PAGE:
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Pouring Concrete In Hard-to-Reach Places

Updated: Jul 21

Being a concrete contractor is tough.


Concrete contractors face challenges such as narrow driveways, muddy site conditions, and crowded job sites.


Gra-rock ready-mix suppliers put together this article to tell you how these challenges can be overcome using different methods. First, we will look at the different techniques for pouring concrete, and then we’ll discuss which method to use in specific situations.

Ready to learn how to get concrete to those hard-to-reach spots?


Let’s get started!



5 Methods Of Pouring Concrete

First, let’s look at some of the different methods you can use to get concrete where it needs to go. We will cover everything from the old-fashioned wheelbarrow method to sophisticated boom pumps.


Here are five ways to move concrete:


1. Tailgating

If you are lucky, you can pour the concrete straight from the concrete mixer truck. Mixer trucks have small chutes you can use to direct concrete over short distances. This method is called tailgating.


The upside of tailgating is that it’s fast, easy, and free. However, it only works for relatively small pours where you have lots of access to the site. It won’t work if you can’t get the mixer truck right up to the pour, and often there are obstacles or soft ground between the pour site and the truck.


2. Wheelbarrows

If you can’t pour your entire area by tailgating but don’t want to hire more expensive equipment, you can use a good old-fashioned wheelbarrow to cart your concrete over short distances.


Wheelbarrows work great for small pours where you only need to move small amounts of concrete short distances and don’t need to move it over vertical obstacles. But regardless, using a wheelbarrow is backbreaking work!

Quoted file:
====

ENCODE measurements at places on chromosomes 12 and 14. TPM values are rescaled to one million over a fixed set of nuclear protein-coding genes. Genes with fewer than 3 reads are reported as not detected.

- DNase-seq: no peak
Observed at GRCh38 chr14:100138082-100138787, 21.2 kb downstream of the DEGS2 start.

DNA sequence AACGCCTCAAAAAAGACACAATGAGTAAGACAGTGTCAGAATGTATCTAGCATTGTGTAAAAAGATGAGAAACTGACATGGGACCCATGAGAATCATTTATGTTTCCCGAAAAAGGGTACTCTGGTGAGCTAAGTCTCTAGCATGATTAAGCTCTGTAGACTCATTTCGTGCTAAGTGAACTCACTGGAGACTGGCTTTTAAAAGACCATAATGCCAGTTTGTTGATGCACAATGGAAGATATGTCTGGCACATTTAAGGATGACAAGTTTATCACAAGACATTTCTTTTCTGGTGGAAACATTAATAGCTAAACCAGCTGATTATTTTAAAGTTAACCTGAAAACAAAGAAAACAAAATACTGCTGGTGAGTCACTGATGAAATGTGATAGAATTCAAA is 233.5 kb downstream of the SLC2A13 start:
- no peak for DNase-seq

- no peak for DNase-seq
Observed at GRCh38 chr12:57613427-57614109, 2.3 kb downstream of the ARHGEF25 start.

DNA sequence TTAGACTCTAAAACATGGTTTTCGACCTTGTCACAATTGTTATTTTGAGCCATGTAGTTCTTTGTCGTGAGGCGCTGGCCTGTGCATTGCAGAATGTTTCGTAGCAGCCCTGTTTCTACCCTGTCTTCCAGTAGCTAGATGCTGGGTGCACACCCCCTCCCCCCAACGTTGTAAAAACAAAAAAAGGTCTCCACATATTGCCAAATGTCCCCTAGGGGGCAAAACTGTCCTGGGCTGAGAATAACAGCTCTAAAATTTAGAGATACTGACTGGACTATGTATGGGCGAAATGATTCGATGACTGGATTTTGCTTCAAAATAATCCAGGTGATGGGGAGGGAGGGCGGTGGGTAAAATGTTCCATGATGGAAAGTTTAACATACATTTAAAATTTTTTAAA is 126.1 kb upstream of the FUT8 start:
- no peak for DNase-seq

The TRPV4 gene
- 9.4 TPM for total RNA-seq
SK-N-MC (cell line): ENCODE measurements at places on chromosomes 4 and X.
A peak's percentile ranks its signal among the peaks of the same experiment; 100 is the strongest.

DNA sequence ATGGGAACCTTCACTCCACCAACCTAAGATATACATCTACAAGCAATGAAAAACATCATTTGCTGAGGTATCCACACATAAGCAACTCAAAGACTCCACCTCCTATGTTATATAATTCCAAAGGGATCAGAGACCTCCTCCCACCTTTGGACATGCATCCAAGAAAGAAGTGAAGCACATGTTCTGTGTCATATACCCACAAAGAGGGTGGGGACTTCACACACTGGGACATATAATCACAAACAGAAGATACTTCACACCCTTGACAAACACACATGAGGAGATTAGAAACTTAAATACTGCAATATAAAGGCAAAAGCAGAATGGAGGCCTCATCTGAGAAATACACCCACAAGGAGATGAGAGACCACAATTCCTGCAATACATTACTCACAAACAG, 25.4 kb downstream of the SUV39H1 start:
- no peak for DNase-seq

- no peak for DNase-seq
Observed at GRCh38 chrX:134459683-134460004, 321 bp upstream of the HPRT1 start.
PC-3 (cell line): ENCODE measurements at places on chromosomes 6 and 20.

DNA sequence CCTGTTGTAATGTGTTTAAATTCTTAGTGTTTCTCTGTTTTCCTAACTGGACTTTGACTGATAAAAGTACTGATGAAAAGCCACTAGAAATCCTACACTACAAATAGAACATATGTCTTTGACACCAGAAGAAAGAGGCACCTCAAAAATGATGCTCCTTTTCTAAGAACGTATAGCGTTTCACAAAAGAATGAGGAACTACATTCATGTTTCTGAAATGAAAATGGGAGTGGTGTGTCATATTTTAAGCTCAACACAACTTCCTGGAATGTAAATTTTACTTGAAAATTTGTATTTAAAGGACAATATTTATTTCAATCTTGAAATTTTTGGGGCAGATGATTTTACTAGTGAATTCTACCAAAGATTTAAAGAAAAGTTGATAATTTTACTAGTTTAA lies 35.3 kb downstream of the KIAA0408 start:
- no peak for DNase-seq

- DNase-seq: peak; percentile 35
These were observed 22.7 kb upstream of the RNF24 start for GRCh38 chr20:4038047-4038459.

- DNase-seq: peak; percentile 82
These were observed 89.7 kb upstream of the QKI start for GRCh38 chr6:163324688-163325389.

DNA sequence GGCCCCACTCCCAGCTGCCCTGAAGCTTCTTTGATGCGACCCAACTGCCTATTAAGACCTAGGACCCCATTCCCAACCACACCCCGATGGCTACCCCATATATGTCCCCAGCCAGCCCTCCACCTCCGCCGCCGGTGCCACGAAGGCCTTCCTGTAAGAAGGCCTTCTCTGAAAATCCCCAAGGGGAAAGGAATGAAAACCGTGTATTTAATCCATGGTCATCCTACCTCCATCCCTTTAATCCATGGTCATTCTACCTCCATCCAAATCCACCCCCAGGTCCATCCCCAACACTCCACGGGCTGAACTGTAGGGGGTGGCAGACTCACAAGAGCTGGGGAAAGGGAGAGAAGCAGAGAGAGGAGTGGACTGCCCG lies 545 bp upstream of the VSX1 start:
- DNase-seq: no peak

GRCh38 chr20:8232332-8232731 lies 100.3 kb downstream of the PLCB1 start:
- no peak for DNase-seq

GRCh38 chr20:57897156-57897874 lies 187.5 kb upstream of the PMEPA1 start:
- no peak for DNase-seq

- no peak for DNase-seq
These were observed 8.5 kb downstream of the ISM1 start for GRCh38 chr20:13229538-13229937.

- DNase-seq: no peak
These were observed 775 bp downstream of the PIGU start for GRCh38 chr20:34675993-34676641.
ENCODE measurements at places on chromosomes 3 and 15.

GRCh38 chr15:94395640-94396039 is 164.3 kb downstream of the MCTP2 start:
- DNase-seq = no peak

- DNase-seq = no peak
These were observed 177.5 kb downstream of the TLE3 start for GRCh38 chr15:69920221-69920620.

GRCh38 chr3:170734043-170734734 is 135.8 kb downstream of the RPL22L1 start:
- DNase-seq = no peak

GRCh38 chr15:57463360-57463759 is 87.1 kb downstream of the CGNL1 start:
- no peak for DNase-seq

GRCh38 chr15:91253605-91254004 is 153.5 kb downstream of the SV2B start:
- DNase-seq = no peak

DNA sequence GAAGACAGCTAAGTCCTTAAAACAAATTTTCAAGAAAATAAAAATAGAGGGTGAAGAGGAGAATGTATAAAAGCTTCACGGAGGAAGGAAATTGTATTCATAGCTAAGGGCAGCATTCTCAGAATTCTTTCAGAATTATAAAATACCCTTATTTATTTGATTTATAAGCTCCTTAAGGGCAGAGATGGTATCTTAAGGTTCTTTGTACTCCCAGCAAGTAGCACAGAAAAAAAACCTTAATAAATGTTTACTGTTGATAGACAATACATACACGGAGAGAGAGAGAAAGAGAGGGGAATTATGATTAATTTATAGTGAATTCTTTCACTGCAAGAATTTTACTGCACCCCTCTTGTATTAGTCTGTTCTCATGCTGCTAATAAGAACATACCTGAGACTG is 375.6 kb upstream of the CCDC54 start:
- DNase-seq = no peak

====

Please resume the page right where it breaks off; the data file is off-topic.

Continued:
3. Concrete Buggies

A concrete buggy is a motorized wheelbarrow used to cart concrete around without wearing yourself out as quickly. Buggies work wonderfully anywhere you could use a wheelbarrow. However, they can only move concrete horizontally, not vertically.


4. Pumping

Concrete pumping can make large or tricky jobs much easier.



Pump trucks use hoses to pump concrete over or around obstacles and into all the corners and crannies you can’t reach via tailgating, wheelbarrows, or buggies. Pumping is also much easier on your body than some other methods!


There are two main types of pump trucks:


Boom pumps

Boom pumps have a remote-controlled robotic arm with a hose attached. The operator can move the arm wherever it needs to go and dispense large volumes of concrete quickly and accurately. Boom pumps are wonderful for moving large amounts of concrete vertically.


Another perk of a boom pump is that the truck stays stationary during the entire pour, making for smooth traffic flow on busy job sites.


Line pumps

Line pumps are similar to boom pumps, only without the robotic arm. They have long hoses you can run from the truck to any part of the job site and dispense concrete where you need it. You can use the hose to go down in basements, over walls, through crowded job sites, or over muddy areas that wouldn’t work well with a wheelbarrow.


Line pumps tend to be cheaper to hire than boom pumps. For both types, you normally rent by the hour, and most companies have a minimum rental time of 3-4 hours.


5. Conveyor Trucks

A conveyor truck is similar to a pump truck, except it moves concrete with a conveyor belt instead of a hose. Conveyor trucks are less expensive than pump trucks, but they are only efficient at moving concrete horizontally.


The upside of conveyor trucks is that you can use them for more than just concrete. You can also use them to move dirt, gravel, stone, and other materials.


How To Overcome Four Common Obstacles During A Concrete Pour

Now we know about five methods for moving concrete to the places it needs to be.

But that is only step one. Next, we’ll talk about applying this knowledge to real situations and find out how you could overcome four common obstacles.


In the end, we’ll learn how to pour concrete in two unlikely places.


Tally-ho!


1. Getting Concrete in High Places

You will need a boom pump to pour large amounts of concrete in very high places, as you might need to during high-rise construction.



A boom pump is the most effective solution for moving large amounts of concrete.


A line pump may work for smaller projects or for getting over smaller vertical obstacles such as a garden wall. Some larger line pumps may even be used for high-rise construction, but a boom pump is almost always more effective.